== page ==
Perris torture case: Judge denies request by Turpin children's mother to attend mental-health program

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A couple accused of starving, beating and inflicting other abuse on 12 of their 13 children at their Perris home returned to court, where a judge turned down a key request by the victims' mother. (KABC)

A couple accused of starving, beating and inflicting other abuse on 12 of their 13 children at their Perris home returned to court, where a judge turned down a key request by the victims' mother.

David Turpin, 56, and his wife, 49-year-old Louise Turpin, have more than three dozen felony charges against them each. They both face charges of torture, perjury, false imprisonment and abuse.

Louise Turpin's defense attorney requested that she be allowed to attend a mental-health diversion program, claiming that she had recently been diagnosed with histrionic personality disorder. The attorney claimed the disorder caused Turpin to be controlling, adding that a psychologist who diagnosed her said her actions are motivated by the disorder.

Dr. Eryn Parks, with the UC Riverside department of psychology, said the disorder is rare and difficult to treat. He has not evaluated Turpin and is not associated with the criminal case.

"It's marked by two big things: excessive emotionality and a need for attention. They're uncomfortable without attention. They have a very shallow emotionality," he said.

Judge Bernard Schwartz denied the request, saying the court was not satisfied that Louise Turpin did not pose a threat to public safety. He cited the lack of care for her children and facts that were presented during a preliminary hearing.

Louise Turpin's attorney said had she been granted the treatment, it could have delayed the trial for up to two years. The charges against her could have also been dismissed.

A trial-readiness hearing has been scheduled for Nov. 30.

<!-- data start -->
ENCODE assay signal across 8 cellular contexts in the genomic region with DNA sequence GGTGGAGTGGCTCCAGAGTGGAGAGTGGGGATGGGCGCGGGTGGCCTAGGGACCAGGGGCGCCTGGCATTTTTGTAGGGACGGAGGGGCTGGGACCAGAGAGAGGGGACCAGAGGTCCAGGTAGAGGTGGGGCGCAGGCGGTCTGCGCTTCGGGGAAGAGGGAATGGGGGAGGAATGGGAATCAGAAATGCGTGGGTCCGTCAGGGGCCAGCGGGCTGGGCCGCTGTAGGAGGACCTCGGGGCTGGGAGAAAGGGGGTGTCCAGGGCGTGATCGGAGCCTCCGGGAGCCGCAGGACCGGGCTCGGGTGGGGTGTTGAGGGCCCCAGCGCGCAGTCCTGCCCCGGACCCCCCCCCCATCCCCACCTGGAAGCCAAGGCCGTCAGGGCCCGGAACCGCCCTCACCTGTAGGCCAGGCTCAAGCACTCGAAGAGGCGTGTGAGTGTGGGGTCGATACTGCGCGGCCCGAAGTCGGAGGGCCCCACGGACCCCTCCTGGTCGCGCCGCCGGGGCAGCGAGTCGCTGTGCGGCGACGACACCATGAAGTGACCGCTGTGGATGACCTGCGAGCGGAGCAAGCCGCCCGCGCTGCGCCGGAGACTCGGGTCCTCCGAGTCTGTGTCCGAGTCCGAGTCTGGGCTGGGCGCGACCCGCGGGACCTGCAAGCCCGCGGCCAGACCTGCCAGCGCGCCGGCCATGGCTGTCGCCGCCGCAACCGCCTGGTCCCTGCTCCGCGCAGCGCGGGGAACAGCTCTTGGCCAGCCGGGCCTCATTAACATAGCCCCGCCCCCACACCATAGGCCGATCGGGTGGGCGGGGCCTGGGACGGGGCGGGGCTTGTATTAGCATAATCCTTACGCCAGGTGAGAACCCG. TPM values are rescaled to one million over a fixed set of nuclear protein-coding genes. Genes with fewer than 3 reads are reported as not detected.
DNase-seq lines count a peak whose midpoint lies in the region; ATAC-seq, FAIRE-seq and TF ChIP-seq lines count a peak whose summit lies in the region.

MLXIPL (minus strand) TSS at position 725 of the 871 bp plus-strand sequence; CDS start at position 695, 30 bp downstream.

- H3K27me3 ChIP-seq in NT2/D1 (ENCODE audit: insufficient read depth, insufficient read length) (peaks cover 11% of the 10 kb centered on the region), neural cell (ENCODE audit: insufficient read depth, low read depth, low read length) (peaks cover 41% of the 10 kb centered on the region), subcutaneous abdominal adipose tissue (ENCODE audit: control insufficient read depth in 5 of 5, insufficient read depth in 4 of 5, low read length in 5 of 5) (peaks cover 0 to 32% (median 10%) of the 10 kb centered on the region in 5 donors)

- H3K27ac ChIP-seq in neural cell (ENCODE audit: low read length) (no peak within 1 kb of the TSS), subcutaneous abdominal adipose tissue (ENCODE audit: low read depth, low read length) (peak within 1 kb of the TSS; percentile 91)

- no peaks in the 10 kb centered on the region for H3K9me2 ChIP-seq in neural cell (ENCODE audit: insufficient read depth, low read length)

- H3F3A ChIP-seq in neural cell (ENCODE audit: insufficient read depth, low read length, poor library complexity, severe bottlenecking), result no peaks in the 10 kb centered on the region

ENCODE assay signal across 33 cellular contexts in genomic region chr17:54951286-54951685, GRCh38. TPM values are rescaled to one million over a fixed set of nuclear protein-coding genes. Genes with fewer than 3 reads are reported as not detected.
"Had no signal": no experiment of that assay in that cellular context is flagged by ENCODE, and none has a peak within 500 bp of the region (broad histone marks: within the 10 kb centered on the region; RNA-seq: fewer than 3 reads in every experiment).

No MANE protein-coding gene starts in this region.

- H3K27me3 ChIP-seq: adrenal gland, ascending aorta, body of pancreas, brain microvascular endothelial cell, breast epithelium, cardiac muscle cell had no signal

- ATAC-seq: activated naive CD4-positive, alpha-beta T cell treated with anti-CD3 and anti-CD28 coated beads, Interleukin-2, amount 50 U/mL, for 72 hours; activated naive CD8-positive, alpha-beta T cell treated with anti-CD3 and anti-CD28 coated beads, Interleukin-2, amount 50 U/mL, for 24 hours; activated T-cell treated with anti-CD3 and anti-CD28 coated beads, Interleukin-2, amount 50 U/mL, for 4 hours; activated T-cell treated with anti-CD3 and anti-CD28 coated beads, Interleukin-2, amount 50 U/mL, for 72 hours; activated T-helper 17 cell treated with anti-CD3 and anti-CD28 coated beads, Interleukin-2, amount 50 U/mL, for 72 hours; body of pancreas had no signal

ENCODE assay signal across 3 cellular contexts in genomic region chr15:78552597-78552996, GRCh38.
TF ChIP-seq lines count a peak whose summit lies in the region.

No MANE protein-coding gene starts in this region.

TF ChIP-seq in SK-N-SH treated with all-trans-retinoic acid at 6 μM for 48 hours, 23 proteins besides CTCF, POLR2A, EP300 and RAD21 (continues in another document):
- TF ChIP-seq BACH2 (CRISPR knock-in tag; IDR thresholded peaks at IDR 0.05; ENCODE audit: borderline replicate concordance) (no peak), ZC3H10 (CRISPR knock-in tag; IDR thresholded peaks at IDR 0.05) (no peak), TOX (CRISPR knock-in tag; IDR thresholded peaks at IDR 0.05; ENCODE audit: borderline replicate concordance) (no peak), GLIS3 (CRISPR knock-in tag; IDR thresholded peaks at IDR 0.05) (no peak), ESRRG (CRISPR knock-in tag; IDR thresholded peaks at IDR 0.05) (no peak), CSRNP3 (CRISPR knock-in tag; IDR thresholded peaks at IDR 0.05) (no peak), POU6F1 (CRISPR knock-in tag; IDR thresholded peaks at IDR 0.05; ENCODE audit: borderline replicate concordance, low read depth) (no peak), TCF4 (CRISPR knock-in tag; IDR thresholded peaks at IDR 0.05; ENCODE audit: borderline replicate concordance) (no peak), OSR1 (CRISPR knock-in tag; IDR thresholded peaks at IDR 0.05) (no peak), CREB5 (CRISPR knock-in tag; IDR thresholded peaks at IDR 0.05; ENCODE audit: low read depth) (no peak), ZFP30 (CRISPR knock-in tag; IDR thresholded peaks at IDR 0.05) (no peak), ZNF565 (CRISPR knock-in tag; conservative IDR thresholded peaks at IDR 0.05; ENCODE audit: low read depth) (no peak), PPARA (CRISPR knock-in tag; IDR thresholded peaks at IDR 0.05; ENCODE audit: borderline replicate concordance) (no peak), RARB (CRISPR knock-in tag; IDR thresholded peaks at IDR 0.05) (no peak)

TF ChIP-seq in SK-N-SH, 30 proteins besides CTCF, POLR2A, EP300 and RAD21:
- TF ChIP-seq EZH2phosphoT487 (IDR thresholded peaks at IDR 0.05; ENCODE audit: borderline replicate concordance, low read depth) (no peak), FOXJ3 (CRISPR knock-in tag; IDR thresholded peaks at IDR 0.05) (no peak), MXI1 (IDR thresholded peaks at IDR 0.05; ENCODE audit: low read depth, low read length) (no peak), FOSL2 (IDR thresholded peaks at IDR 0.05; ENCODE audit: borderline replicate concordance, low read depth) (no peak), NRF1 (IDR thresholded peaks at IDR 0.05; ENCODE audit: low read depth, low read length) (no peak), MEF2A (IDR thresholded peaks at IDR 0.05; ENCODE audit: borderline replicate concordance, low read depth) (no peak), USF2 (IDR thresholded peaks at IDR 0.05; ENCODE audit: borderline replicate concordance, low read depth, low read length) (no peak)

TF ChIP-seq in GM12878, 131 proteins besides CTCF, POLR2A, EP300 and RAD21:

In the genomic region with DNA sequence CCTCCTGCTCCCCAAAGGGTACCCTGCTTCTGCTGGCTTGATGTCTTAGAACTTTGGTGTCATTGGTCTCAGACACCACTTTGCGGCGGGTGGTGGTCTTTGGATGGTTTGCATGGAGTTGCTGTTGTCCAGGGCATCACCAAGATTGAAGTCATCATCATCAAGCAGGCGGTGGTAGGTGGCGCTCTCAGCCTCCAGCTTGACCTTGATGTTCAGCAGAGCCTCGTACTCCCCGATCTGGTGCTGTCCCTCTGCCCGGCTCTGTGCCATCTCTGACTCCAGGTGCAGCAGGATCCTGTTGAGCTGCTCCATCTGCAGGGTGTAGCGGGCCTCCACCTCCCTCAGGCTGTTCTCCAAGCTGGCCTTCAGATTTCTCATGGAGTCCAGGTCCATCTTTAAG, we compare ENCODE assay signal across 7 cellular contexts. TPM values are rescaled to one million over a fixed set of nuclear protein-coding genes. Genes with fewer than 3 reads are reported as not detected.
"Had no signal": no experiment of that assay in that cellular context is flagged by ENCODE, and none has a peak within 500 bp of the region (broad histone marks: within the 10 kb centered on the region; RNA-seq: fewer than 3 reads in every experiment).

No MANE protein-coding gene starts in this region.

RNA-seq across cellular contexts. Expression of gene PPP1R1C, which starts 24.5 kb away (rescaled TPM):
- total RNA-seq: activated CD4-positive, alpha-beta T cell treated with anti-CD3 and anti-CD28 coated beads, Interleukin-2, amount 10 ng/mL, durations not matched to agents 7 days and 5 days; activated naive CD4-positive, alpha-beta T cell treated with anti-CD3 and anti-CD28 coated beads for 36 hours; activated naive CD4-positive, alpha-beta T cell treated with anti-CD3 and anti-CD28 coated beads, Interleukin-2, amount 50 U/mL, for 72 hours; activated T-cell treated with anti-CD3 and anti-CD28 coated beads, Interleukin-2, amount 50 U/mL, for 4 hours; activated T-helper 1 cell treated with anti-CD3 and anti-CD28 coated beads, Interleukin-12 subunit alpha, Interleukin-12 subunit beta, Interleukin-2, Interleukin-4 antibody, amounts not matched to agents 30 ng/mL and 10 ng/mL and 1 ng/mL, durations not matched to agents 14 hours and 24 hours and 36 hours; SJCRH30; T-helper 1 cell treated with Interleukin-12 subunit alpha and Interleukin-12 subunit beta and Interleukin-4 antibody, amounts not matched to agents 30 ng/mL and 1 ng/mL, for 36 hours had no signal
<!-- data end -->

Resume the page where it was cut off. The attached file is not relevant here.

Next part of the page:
The couple was arrested at their Perris home in January after one of their daughters escaped.

MORE: Outline of accusations against Turpin parents
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Riverside County District Attorney Mike Hestrin revealed horrific details about the 13 siblings who were allegedly held captive by their parents in Perris.


Police said they found the children living in squalor and shackled to furniture.

Prosecutors have presented evidence that the couple chained their 12 children to bed as punishment and deprived them of food. Riverside County Superior Court Judge Bernard Schwartz dismissed an abuse charge pertaining to their youngest daughter, age 2.

The alleged years-long abuse was so extreme, most of the children were emaciated and barely educated.

Authorities have said the Turpin home reeked of human waste and the evidence of starvation was obvious, with the oldest of 13 siblings weighing just 82 pounds.

The Turpin parents' trial is expected to get underway in February or March of next year.

PHOTOS: Inside the Texas home where Perris siblings lived years ago
Related Topics:
child endangermenttorturechild abuseparents chargedarrestchildrencourtPerrisRiverside CountyRiverside
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